70. The following stages are to be understood in a very flexible manner. It will be useful to combine them concretely with those which may arise as a result of the unforeseeable initiatives of the Holy Spirit. The following are regarded as particularly significant stages:

  • – the passage from initial formation to the first experience of a more independent life, in which a religious must discover a new way of being faithful to God;
  • – the completion of about ten years of perpetual profession, when the risk of life’s becoming “a habit” occurs with the consequent loss of all enthusiasm. At this time it seems imperative that there be a prolonged period during which one withdraws from ordinary life in order to “reread” it in the light of the Gospel and the mind of one’s founder. Various institutes offer their members such a period of intensifying their religious life, in what is known as the “third year,” “second novitiate,” “second probation,” etc. It is desirable that this time be passed within a community of the institute.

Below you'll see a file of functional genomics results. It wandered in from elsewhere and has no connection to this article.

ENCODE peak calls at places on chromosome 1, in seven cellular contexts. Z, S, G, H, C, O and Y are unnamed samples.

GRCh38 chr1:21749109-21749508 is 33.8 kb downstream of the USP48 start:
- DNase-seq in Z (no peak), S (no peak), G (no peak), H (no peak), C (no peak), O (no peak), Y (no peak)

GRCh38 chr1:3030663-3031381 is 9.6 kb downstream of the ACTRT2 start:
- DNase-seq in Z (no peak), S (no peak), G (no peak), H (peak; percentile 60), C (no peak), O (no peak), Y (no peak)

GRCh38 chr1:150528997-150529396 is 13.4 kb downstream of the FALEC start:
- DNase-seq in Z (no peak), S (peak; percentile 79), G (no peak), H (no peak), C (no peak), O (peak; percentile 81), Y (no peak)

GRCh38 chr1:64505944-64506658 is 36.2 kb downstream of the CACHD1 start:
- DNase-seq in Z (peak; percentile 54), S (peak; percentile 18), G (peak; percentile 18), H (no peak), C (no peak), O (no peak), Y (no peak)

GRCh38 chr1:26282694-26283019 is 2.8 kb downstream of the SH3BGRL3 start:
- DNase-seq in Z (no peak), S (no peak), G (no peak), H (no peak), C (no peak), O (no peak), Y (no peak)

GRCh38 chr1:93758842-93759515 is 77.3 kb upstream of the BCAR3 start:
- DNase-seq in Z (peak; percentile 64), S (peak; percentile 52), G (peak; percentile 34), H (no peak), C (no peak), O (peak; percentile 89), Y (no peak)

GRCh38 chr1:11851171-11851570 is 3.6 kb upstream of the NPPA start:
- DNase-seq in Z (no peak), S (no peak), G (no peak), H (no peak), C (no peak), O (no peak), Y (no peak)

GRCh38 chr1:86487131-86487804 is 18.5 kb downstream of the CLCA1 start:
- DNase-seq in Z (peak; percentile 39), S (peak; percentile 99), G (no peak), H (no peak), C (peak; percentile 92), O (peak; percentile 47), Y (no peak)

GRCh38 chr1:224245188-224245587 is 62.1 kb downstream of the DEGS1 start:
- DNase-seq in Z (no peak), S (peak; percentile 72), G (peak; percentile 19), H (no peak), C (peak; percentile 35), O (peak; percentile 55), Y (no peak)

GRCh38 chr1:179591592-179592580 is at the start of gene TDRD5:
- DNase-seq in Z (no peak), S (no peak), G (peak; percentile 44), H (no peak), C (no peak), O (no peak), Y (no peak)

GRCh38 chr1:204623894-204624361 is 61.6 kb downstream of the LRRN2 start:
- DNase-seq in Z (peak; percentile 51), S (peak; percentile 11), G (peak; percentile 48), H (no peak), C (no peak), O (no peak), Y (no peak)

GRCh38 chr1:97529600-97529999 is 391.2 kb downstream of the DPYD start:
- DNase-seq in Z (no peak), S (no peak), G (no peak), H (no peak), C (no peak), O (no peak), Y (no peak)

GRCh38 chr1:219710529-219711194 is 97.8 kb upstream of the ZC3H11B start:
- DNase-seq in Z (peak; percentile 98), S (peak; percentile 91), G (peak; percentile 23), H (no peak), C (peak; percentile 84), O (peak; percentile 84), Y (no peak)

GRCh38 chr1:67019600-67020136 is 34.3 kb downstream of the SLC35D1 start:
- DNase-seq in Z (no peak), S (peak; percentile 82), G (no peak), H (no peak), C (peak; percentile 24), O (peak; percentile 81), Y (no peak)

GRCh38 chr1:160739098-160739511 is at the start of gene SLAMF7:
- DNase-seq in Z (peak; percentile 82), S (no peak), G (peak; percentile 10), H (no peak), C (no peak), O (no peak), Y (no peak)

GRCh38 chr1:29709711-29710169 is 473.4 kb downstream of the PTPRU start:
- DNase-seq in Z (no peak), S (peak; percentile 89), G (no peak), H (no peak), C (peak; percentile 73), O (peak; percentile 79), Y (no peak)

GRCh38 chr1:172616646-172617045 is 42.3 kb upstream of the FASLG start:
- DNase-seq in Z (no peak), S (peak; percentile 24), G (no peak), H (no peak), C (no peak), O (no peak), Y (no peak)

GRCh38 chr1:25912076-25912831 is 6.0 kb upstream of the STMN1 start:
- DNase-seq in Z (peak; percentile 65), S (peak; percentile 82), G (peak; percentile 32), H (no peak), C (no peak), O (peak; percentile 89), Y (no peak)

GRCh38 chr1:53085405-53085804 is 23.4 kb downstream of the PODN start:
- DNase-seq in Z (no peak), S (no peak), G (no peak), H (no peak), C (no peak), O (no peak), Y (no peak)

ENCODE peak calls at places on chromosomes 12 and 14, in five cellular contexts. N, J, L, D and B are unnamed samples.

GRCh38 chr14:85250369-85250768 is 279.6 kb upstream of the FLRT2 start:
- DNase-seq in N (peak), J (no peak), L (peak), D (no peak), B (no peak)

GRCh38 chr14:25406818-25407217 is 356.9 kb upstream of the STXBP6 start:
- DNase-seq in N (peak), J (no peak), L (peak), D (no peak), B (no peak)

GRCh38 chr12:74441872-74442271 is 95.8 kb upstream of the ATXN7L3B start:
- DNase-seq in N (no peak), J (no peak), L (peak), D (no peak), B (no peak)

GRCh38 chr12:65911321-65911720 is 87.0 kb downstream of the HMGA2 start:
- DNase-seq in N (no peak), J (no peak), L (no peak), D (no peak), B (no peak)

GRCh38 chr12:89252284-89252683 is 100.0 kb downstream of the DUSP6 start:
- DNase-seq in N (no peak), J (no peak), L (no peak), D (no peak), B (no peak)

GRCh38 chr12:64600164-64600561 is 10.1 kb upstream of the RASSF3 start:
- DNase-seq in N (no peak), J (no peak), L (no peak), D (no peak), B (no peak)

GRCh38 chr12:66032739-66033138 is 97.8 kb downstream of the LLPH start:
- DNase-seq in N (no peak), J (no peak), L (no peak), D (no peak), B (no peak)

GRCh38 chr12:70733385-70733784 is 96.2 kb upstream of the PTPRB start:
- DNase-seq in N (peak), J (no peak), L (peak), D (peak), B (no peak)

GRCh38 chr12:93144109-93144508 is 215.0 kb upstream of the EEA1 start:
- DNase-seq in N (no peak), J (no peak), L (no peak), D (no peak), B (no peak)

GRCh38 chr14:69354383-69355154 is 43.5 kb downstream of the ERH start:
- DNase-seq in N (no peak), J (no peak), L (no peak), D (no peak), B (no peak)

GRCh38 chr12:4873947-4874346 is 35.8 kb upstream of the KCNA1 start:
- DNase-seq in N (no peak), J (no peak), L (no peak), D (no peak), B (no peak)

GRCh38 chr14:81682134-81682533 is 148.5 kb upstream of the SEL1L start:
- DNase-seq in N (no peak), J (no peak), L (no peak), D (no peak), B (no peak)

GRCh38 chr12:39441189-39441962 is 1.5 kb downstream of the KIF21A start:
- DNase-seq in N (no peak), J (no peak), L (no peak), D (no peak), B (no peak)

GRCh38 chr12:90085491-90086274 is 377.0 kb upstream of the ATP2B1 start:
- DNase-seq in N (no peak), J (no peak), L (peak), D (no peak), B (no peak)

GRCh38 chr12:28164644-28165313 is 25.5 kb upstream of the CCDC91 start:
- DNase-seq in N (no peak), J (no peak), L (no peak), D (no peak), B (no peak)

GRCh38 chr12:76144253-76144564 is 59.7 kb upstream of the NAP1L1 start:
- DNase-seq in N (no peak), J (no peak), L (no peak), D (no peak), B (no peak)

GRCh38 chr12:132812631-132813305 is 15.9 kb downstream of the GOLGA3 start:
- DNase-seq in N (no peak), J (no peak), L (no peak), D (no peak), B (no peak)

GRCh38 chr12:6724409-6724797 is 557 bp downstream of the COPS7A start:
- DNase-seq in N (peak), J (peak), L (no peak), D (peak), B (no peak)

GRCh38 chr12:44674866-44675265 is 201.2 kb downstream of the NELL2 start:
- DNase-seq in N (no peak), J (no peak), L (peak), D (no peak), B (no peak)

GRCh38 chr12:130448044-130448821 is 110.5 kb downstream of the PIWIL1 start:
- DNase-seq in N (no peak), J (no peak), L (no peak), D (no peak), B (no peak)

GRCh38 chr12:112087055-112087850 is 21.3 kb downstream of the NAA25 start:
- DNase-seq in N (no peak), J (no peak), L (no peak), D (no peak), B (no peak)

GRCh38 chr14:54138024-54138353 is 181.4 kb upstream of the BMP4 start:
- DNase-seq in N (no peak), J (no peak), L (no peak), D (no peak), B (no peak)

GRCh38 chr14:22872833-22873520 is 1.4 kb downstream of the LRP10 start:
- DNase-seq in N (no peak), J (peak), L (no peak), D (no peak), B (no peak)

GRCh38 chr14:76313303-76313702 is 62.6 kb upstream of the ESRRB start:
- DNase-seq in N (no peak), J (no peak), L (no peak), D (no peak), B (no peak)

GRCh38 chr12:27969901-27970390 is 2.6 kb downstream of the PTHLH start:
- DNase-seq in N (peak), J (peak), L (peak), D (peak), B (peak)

• – full maturity, which often involves the danger of the development of individualism, especially among those of an active and vigorous temperament;
  • – a time of severe crisis, which can occur at any age as a result of external factors (change of place of work, failure, incomprehension, feelings of alienation, etc.), or more directly personal factors (physical or psychic illness, spiritual aridity, strong temptations, crises of faith or feelings, or both at the same time, etc.). In such circumstances, a religious should be helped so that he or she successfully overcomes the crisis, in faith;